In 1996, Cagiva decided to build a prototype bike for Bau: an identical copy of David Strijbos's. That year, Bau dominated the circuit by winning every single race she had entered. Bau continued her dominating streak in Italy in 1996 by winning yet another FMI Italian Women's Motocross Championship, in which Bau also raced downhill mountain bikes in the Downhill Mountain Bike Italian Championship with the factory team Olympia Downhill Mountain Bike. After a few races, the Italian Cycle Federation asked Bau to represent her own country during the Downhill Mountain Bike World Championship.
In Italy, Bau moved into professional motorcross racing and rode for the team Yamaha Belgarda, adding another FMI Championship under her belt.
In 1998, Bau competed in the unofficial Women's World Cup (in conjunction with the AMA National Outdoor Championship) held in Binghamton, New York. Bau triumphed in the competition, but the results showed that she finished in second place because of a technicality: "passing on a yellow flag".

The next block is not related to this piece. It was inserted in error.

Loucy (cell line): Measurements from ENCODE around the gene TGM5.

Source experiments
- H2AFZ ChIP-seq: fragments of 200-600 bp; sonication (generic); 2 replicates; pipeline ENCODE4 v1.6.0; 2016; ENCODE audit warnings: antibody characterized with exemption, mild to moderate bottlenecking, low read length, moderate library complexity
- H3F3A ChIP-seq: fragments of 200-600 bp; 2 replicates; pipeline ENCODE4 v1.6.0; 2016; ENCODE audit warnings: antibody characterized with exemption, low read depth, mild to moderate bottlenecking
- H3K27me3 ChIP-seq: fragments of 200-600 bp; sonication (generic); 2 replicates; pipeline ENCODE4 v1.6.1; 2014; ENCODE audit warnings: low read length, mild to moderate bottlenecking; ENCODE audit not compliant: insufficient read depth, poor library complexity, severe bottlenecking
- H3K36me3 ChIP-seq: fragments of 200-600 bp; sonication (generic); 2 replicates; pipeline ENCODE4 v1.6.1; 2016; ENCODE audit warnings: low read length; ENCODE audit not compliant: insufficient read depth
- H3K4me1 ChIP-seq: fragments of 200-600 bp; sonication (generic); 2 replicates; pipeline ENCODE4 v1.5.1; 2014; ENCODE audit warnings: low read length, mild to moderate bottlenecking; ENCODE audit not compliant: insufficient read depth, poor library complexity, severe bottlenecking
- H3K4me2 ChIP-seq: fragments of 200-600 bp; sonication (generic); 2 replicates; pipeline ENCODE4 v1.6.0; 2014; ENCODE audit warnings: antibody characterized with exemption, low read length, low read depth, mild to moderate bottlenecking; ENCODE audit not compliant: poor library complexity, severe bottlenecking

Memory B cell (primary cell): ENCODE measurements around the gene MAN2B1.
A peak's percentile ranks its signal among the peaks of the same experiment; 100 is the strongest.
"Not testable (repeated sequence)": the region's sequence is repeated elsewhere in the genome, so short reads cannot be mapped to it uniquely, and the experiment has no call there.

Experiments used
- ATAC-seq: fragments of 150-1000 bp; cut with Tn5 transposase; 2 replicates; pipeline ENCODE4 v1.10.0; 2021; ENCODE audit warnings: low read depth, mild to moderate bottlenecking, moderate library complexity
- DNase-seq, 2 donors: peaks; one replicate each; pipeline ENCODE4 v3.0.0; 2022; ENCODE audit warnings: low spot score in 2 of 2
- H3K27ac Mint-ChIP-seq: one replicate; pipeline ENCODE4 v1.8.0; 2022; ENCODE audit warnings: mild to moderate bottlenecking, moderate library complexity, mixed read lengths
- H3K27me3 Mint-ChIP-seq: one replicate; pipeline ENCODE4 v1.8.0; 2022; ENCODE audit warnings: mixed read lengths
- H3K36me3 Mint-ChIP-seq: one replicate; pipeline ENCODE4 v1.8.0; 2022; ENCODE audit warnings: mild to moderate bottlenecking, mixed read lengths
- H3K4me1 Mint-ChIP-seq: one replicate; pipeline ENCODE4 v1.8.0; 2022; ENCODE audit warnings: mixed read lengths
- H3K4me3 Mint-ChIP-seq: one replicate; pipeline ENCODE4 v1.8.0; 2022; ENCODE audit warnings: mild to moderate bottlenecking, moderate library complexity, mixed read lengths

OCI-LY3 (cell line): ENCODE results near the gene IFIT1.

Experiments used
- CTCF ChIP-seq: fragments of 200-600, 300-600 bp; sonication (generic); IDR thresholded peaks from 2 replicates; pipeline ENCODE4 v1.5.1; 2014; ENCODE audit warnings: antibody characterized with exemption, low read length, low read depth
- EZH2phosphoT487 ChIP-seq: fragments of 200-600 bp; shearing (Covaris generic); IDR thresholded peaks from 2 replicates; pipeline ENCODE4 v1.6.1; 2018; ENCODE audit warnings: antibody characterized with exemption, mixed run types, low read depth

Bau dominated the 1999 WMA AMA Women National Motocross Championship by winning every round. Bau was asked to be in her first video game by EA Sports that same year, called Supercross 2000. Stefy then won the unofficial 125cc and 250cc Women World Motocross Championship held in Colorado.
In 2000, Bau became the first woman in modern motocross to be granted the professional license to compete against the men. Bau, abroad a Kawasaki Team Green, raced four supercross races Anaheim, San Diego, and Daytona during the 1999 Supercross series. In the same year, she competed in the men Motocross Outdoor National Championship and in the Women Outdoor National Championship often racing both events in the same weekend.